Corine’s Story: Not All Heroes Wear Capes

A rare disease is lonely. What makes it more lonely is when you have a disease no one’s ever heard of like NMO (Neuromyelitis Optica or Devics).

It’s not like Multiple Sclerosis or Narcolepsy where you immediately have a picture of the disease because of its national awareness. Neuromyelitis optica doesn’t roll off the tongue well, and it sounds more like the name of a transformer or in my husbands’ words, a Decepticon. NMO doesn’t get a lot of traffic like MS, even though the two are very similar and many people have been living with a misdiagnosis of MS for decades when the underlying disease was NMO.

The reason NMO has its own identity now is because of a specific antibody that MS doesn’t have, and it requires a different treatment — different treatment that could mean a matter of life or death. A treatment that means a better quality of life. A treatment so that babies like Corine Craig, can live a normal life.

Corine Craig, pictured at 3 years old.

Corine was officially diagnosed with NMO on March 3rd, 2019 after her second birthday. Her spinal cord is covered with lesions and her most recent NMO attack was optic neuritis (which is a painful inflammation that damages the optic nerve — causing blindness). She can hardly see from both eyes and has the anti-body count of an adult. Corine’s doctors don’t understand how she is still walking.

According to Pharmacy Times, approximately half of patients with NMO will lose their sight and the ability to walk 5 years after a diagnosis.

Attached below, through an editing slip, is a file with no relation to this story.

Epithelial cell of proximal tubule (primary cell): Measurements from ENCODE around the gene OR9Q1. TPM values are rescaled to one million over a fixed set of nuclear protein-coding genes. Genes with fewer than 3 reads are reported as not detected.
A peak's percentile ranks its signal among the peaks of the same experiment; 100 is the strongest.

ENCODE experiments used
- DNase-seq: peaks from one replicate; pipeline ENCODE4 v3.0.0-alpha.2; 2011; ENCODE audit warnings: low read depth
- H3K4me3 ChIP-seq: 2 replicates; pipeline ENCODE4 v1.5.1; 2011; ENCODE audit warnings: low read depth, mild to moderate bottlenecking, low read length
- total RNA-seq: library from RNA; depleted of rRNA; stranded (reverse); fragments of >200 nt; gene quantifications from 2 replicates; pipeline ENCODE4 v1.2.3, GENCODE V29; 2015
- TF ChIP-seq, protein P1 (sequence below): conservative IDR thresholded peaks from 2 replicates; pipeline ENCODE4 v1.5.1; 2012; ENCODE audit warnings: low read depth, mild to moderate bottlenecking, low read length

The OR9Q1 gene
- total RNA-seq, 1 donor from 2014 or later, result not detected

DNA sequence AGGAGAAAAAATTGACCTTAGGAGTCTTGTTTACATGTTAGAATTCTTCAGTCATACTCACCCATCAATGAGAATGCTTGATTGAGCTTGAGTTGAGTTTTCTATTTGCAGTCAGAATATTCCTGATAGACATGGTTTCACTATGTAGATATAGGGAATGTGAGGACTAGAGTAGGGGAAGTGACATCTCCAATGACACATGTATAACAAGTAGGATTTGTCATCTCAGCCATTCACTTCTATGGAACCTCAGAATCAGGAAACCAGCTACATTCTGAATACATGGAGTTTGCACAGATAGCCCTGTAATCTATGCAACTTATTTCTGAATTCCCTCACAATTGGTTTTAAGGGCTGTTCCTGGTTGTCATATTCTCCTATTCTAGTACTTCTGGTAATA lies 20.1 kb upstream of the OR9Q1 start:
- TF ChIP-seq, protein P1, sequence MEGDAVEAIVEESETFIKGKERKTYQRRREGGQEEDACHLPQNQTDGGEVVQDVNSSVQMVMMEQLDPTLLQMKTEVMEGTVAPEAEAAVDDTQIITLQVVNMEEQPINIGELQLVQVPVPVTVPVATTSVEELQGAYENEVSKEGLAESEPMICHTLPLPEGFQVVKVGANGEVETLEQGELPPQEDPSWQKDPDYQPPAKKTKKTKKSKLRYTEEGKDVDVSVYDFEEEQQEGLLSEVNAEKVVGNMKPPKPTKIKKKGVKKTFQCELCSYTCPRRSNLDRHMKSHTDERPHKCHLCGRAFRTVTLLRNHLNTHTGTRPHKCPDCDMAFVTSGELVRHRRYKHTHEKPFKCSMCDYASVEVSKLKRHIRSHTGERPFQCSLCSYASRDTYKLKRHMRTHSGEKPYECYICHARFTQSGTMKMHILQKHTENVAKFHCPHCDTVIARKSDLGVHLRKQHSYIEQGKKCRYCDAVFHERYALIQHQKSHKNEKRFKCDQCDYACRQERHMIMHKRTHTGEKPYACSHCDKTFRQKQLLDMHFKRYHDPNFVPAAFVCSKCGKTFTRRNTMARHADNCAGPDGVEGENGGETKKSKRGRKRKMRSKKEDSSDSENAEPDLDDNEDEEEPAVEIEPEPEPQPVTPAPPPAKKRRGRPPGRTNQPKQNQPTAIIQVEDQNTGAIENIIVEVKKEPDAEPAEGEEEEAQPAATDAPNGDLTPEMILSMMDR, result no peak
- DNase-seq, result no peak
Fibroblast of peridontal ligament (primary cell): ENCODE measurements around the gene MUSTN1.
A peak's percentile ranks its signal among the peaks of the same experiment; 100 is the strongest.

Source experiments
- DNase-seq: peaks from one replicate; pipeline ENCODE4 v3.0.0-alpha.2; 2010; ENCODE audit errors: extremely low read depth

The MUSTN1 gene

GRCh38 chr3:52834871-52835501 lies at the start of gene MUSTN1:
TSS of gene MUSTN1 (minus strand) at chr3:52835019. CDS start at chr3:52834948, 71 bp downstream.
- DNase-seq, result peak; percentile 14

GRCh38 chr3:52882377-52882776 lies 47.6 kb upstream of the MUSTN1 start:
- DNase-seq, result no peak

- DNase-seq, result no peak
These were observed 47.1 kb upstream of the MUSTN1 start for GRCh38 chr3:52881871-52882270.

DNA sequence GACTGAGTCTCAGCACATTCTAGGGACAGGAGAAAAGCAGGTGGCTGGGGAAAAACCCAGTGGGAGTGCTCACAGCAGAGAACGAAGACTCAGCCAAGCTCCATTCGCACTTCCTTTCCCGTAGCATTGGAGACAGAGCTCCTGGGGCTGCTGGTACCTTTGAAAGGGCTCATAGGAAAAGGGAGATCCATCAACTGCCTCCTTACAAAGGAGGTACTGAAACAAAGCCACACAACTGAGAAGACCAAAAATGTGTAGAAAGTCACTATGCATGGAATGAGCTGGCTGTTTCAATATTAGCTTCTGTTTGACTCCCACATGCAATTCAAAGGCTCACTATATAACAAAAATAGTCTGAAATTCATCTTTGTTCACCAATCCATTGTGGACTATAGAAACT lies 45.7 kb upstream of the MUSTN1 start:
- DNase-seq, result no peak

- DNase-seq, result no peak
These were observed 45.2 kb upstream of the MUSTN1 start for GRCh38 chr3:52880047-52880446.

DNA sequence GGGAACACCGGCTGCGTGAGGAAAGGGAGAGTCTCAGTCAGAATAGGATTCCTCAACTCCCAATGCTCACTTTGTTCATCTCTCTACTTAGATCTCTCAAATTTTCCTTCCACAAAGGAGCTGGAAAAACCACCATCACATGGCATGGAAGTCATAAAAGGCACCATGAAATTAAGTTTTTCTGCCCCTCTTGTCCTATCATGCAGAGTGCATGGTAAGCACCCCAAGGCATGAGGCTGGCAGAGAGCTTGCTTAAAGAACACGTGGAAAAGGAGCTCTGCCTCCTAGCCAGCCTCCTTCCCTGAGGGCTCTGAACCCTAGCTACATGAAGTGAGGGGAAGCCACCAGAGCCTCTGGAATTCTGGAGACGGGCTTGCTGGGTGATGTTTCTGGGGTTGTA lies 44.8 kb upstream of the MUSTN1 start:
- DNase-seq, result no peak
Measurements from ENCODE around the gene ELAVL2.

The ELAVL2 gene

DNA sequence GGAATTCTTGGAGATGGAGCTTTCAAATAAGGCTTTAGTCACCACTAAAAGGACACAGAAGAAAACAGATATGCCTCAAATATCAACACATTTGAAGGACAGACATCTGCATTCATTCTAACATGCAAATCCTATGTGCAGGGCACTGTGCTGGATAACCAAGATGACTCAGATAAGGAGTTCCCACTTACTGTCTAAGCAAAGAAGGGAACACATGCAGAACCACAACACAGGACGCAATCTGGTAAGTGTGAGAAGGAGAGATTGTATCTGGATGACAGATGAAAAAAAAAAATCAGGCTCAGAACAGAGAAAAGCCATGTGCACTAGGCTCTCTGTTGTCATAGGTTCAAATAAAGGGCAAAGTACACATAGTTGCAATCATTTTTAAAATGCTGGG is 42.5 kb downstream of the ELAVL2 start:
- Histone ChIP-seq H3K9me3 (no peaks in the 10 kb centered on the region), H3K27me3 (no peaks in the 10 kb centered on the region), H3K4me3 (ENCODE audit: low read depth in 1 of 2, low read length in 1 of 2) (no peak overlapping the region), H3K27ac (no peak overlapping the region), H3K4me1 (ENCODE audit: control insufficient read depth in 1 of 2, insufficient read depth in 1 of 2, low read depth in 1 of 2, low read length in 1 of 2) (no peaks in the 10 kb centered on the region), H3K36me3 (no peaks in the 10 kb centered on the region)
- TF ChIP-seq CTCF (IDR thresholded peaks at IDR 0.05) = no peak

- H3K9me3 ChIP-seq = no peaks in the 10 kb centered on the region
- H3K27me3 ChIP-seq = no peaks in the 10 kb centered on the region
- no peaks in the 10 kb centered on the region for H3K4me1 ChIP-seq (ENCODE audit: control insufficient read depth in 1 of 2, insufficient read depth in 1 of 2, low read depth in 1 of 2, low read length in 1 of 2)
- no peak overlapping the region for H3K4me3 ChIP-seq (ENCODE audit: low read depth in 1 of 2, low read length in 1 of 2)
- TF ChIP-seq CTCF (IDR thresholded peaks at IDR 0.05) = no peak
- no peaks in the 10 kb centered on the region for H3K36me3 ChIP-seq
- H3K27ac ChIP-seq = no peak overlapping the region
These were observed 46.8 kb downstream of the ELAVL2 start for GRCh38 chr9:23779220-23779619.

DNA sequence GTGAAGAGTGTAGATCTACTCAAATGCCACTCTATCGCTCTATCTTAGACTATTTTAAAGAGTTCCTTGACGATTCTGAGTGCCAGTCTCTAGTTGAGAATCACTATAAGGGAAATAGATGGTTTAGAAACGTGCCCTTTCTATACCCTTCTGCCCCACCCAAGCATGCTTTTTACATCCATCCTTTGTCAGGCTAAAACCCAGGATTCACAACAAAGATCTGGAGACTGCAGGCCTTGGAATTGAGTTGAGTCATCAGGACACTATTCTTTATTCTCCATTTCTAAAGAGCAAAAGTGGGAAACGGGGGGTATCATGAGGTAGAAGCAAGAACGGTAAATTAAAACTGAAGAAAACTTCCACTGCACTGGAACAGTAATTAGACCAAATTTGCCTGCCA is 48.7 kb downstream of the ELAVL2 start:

Christa Craig, Corine’s mother, explains the hardship of watching her daughter cope with NMO.

“It’s heartbreaking to watch her endure this disease. It’s so hard for me, because Cori can’t tell me exactly how she feels — just that her feet hurt, or her eyes hurt, or her back.”

Christa Craig

One of those heartbreaking moments was when Corine was taking a bath and Christa heard whispers of, “It’s gonna be OK.” Corine was gently assuring herself out loud in the tub when her pain levels were high.

I don’t know what it’s like to be a caregiver, but I know that most patients with a debilitating disease need one. We need someone to hold our hand in pain, help us get out of a hot bath, or gently soothe us to sleep. Thankfully, Corine has her mother, including many that love her.

Corine is scheduled for a stem cell transplant in the hopes of reversing the disease completely. She will likely lose her hair and go through side effects, but this just goes to show her and her mothers’ strength; their hope for something greater. The possibility of a disease-free life — a chance to take back childhood. A chance to doodle with smelly markers or run in a yard of green grass without pain.

Disappointment will always be there. Loss will always come. Illness strikes good people, innocent children. It takes away childhood, bright dreams, and normal life. Corine and Christa know this well.